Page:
Anchor yourself in the community and create a social network

Dr. Dara Hume

Cavan GP, ​​Dr. Dara Hume, has an important message to promote positive mental health and well-being…

Isn’t Ireland the most beautiful country when the sun is shining? And even when it’s not? Forty shades of green and all that! I am fortunate to live near several lakes, so invigorating walks, beautiful scenery, interesting nature to observe and swimming in the lake (weather permitting) are all on my doorstep. In this county of “more lakes than days of the year”, just explore your area to find out what’s there.

A widower friend of mine recently lay with a nasty fracture. She couldn’t drive, shop, cook, even dress without help. She remarked on how blessed she felt and how, solely through the kindness and kindness of her friends, family and neighbors, her recovery might not have gone so well. (That said, the same lady has the determination of two people, and a ‘go for it’ attitude that is truly inspiring!

She told me that she thinks the reason she has such a helpful group of people around her is because of her involvement in the community. This got me thinking…

What is really important to us in our lives? In the years to come, if we were to reflect on our lives, would we say that we wished we had worked harder or longer, wished we had made more money, lived in a bigger house, or driven a more luxurious car? I very much doubt it. In fact, I suspect it will be quite the opposite. So let’s all do a simple exercise – try to imagine yourself in your 80s, telling a small child what has gone well in your life, what you are most proud of, what you are happy about. ‘have done.

It would be wonderful to be able to say that you are most proud of your family, not your job, that you are happy that you may have taken risks, done fun things, helped people, made people happy, appreciated life and lived life to the end. None of these things actually cost money (well, unless skydiving/bungee jumping is on your risk-to-take list!). But giving people a chance, getting involved in local events, maybe charity work, getting to know your neighbors, helping out in the locality, all of these things help us to be involved in the communities in which we live and to do us all.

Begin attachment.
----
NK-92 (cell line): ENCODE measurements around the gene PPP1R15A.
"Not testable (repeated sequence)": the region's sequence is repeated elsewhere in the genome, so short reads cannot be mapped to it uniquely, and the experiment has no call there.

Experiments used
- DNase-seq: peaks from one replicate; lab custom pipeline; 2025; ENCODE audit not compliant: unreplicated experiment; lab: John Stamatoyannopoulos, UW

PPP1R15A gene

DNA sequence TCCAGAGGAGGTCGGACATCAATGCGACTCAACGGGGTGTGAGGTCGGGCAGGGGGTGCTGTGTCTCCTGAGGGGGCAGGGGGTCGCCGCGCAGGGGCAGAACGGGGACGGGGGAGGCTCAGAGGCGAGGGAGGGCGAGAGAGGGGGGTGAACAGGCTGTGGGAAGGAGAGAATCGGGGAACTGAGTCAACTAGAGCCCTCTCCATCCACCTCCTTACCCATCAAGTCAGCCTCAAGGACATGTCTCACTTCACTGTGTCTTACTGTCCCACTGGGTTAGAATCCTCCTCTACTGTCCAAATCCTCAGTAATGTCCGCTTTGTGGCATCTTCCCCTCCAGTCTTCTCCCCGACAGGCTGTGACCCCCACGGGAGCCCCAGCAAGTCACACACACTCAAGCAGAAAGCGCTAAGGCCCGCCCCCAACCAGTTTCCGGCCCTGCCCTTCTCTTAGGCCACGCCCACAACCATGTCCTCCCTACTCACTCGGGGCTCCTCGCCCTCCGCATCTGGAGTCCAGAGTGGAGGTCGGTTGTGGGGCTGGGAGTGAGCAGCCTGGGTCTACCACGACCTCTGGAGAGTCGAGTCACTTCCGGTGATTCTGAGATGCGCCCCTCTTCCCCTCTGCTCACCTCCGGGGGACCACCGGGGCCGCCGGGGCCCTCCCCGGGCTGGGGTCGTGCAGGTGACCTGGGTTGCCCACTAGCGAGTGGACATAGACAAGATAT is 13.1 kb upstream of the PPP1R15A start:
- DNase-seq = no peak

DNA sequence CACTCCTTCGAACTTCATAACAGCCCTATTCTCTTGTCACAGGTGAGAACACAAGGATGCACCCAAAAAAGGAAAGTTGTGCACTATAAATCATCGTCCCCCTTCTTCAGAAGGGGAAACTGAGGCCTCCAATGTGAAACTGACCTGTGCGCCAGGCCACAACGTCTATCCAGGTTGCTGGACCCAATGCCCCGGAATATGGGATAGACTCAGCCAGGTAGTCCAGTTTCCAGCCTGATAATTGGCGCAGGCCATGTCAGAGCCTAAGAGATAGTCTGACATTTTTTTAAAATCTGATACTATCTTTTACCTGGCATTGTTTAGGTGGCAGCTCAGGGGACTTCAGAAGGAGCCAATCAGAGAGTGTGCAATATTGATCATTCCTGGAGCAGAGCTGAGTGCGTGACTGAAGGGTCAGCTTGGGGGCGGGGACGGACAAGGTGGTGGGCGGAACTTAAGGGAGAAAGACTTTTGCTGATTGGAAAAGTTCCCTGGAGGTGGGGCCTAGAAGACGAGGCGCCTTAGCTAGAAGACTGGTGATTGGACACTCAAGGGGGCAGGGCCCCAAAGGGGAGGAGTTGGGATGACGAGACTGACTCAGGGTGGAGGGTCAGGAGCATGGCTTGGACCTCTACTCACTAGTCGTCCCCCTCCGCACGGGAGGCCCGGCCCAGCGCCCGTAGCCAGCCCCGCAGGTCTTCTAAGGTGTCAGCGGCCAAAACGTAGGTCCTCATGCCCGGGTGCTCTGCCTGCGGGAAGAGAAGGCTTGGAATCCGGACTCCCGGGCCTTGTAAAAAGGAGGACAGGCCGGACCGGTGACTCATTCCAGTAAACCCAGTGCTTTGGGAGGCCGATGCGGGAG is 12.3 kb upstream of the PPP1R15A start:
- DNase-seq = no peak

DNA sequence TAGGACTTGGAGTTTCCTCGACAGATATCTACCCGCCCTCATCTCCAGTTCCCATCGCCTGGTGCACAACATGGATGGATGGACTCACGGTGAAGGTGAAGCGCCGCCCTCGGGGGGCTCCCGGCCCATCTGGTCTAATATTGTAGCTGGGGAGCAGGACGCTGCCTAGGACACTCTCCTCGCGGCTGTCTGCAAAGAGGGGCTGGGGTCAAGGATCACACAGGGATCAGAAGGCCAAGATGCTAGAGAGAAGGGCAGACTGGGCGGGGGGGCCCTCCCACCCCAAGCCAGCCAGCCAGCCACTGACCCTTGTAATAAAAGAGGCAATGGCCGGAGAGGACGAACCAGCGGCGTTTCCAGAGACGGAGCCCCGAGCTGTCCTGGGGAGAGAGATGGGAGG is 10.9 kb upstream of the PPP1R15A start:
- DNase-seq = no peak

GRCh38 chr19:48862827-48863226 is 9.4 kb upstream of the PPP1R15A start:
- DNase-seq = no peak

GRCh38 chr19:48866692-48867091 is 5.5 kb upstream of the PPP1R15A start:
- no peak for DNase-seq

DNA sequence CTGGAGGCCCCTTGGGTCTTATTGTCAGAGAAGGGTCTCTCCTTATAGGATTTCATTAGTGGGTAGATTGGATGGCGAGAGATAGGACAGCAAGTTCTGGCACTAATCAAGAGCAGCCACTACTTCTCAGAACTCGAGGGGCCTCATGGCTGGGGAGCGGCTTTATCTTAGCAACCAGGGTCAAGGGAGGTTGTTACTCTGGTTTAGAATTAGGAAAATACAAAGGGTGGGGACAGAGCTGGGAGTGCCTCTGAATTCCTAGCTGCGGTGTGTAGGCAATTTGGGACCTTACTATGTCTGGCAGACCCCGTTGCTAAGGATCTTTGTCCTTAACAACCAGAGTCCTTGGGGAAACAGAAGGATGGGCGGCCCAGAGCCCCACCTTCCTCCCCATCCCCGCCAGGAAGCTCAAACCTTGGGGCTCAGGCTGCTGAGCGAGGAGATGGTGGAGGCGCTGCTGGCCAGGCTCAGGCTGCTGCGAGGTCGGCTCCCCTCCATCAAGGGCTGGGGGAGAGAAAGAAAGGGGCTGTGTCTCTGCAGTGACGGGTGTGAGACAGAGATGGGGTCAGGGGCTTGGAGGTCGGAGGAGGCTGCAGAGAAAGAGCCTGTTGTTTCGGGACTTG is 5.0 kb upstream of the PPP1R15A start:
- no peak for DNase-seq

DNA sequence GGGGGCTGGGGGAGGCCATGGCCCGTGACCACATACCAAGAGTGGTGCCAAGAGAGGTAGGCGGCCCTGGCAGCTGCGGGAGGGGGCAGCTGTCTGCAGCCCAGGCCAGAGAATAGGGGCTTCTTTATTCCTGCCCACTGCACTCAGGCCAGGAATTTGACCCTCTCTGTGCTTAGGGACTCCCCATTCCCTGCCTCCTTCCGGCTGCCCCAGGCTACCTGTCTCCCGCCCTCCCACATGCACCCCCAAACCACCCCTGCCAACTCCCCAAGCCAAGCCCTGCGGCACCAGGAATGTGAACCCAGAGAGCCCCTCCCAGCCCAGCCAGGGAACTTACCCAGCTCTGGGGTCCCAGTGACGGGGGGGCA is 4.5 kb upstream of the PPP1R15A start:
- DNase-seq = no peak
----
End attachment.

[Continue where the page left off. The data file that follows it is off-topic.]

So who are these central people in our lives who will help us when we are in trouble? Most of us have five to ten people in our world who we trust, who know us very well, but who don’t know all of our secrets. They are our close confidants, those with whom we can share our worries and concerns, and those whom we trust to help ease our anxieties and problems. These close friends don’t tend to change significantly over our lifetimes unless they drift away, but even then they are available to us by phone or through media links.

However, our world can also expand considerably beyond that to include those we are just chatting with over the fence, or in the supermarket, or when we are walking. People with whom we may not share our deepest thoughts, but are delighted to see and spend a few minutes of our time in their company. Both bands are so important in our lives, supporting us through good times and bad.

Immersing yourself in our communities can be relatively easy if you’re involved in GAA, rugby, football or other sports, meeting other people at games, collecting kids, grandkids , etc. However, if you are not involved in sports there are a myriad of other organizations – Men’s Sheds or Hen’s Sheds, Tidy Towns, Comhaltas, clubs and societies such as gardening, crafts, walking , as well as St Vincent de Paul, SOSAD, Civil Defense, the Good Morning program, etc. By getting involved in our communities, we meet our neighbors, we make friends (often for life), we feel good about ourselves, we have the opportunity to help others and we build social bridges that support us. , especially as we get older, just like my friend mentioned above.

It’s the people who drive us, who make life worth living.

So please try not to have any regrets in life, try to live your life to the fullest, visit your neighbours, especially those who live alone, get involved in things in your community, reach out hand to those you know need help and aim to be able to look back in your 80’s and say in the immortal words of Frank Sinatra “Let the record show, I took the beating, and I did it my way.”

Take care and stay safe out there.

You might also benefit from:

Manage your menopause, your way

Comments are closed.